The correct reproducer is essential for playing cylinder recordings on a “Phonograph”. There are two main types of cylinder that most collectors will have come across: the original wax cylinders playing for two minutes (Occasionally one finds the rarer experimental “Indestructible” two minute cylinders) and later wax four minute cylinders (Amberols) and then the far superior four minute Blue Amberols. Again there are a few four minute indestructible cyinders out there!
All these cylinders were recorded “Hill-and-Dale” or “Phonocut” which means that the stylus of the reproducer vibrates up and down while playing rather than laterally as with conventional 78s. The stylus used is normally a sapphire (sometimes a diamond) which does not have to be constantly replaced, unlike the needles used on gramophones.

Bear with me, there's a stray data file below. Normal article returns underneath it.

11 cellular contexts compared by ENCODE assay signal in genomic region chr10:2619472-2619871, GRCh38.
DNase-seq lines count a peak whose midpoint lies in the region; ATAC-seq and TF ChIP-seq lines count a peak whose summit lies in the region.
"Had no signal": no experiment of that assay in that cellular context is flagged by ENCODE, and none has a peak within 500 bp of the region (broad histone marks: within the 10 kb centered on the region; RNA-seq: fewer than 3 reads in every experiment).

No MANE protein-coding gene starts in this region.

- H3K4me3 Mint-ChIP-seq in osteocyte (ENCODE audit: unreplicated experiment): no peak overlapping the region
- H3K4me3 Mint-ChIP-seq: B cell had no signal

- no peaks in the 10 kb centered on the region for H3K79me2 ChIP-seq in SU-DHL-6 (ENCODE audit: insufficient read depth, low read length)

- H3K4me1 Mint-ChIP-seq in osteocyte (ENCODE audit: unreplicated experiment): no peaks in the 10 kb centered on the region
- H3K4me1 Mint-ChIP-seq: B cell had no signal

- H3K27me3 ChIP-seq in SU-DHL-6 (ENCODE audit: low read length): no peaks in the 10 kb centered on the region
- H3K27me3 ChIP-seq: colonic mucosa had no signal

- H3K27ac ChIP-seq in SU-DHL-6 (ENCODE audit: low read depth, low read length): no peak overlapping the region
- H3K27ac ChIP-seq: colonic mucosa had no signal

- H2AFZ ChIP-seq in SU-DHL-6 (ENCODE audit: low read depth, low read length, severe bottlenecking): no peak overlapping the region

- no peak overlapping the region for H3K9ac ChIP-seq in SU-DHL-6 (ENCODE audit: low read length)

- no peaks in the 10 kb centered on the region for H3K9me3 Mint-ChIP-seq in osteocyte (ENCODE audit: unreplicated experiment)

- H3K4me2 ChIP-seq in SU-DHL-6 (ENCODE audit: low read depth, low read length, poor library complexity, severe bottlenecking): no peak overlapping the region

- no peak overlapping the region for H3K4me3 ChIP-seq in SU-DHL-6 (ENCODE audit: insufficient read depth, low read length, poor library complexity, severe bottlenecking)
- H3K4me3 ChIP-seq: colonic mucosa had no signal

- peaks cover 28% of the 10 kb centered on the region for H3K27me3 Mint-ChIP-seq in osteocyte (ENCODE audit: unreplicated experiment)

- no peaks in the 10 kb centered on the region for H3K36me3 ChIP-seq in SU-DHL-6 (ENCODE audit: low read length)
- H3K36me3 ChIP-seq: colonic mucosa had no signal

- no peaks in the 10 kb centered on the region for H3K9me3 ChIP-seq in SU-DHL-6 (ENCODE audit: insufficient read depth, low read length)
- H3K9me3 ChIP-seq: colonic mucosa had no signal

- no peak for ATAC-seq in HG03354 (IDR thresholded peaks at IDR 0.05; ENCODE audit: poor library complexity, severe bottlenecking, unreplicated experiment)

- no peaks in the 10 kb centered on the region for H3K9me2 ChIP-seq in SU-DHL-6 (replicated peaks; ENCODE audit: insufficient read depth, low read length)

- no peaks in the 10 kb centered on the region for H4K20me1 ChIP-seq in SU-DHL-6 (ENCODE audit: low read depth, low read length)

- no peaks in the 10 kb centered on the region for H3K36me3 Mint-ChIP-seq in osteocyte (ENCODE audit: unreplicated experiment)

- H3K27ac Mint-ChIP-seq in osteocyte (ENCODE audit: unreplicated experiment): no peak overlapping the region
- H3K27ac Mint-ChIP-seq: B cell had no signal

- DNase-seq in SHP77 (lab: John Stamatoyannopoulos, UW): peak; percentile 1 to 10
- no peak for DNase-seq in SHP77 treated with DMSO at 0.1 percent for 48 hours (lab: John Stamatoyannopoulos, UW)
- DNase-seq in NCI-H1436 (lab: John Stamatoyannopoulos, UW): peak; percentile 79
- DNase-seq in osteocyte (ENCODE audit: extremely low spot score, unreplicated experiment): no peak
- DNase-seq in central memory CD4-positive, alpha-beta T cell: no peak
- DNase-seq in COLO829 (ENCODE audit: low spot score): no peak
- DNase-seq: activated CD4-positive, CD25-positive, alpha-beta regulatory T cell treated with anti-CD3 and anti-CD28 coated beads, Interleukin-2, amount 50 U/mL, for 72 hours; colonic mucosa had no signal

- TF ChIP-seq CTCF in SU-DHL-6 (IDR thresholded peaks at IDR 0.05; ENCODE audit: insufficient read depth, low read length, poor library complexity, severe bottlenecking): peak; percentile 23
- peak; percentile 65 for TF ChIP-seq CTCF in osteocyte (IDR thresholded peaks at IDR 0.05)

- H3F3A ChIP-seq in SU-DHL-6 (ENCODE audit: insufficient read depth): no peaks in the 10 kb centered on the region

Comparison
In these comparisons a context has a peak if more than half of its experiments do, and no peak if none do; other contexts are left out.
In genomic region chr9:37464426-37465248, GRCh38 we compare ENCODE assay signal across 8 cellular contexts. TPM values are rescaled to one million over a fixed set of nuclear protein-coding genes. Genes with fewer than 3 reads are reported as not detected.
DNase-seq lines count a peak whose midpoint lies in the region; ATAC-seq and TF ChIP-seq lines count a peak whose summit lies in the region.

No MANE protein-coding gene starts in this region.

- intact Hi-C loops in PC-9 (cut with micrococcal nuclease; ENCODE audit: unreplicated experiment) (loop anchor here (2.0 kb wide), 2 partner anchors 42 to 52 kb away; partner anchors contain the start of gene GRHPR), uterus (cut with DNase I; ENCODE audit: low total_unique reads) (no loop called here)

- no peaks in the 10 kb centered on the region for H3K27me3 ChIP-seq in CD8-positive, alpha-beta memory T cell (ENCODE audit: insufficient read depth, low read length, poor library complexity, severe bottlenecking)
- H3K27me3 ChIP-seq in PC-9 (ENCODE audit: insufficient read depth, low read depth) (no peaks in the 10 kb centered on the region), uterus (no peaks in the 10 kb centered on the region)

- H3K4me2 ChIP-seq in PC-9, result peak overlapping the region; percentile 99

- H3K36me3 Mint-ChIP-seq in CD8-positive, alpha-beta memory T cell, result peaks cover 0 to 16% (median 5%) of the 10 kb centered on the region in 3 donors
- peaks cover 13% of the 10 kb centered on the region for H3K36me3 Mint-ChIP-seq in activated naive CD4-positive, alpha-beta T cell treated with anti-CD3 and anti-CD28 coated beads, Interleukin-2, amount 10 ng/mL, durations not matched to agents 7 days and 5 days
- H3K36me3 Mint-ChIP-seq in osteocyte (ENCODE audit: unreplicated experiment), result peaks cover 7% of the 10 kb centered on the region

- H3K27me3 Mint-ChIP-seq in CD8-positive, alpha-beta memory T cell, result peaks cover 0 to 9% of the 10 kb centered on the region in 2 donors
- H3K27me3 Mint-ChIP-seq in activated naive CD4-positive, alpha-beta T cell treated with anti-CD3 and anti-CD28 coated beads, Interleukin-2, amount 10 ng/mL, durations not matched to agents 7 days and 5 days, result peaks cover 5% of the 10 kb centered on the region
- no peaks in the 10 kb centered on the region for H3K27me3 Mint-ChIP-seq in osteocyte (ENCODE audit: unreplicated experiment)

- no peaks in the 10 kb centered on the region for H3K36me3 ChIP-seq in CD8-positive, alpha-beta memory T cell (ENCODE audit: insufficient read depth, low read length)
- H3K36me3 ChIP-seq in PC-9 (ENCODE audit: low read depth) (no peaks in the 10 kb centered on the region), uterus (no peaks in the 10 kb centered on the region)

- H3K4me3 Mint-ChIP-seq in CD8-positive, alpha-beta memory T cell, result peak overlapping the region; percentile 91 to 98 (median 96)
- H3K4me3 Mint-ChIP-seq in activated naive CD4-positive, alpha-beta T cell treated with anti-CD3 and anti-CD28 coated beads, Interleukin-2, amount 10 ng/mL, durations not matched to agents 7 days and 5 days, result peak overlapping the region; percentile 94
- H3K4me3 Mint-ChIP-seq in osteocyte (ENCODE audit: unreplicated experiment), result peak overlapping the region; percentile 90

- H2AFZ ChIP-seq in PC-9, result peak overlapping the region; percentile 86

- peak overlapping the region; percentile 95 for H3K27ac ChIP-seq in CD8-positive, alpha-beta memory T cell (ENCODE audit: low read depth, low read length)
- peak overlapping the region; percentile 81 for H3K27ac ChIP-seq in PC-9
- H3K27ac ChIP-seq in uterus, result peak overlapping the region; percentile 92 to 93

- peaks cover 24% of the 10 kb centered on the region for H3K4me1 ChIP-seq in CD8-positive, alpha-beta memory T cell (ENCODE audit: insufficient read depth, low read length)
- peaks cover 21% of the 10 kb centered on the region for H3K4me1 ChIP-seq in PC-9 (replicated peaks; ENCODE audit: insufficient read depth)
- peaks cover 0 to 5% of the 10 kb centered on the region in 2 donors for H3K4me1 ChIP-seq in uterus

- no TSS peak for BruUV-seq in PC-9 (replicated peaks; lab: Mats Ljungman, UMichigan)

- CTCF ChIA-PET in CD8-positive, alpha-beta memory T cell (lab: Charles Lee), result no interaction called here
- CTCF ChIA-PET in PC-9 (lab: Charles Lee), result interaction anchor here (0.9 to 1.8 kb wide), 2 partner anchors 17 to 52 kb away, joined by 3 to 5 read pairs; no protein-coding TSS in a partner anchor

Earlier phonographs like the Edison “Gem” used a Model B two minute reproducer
and later a Model C. When four minute recording became popular the required reproducer was the Model H. Since many collectors at the time would have had both types of cylinder Edison produced the Model K reproducer which carried two stylii that could be rotated to play either type of recording. The phonograph would, in that case, require a combination gear-box so that the carriage, with the reproducer, could travel at the right speed.
Below are a small selection of reproducers hard to find but essential if you have the right machine. All the reproducers have been serviced.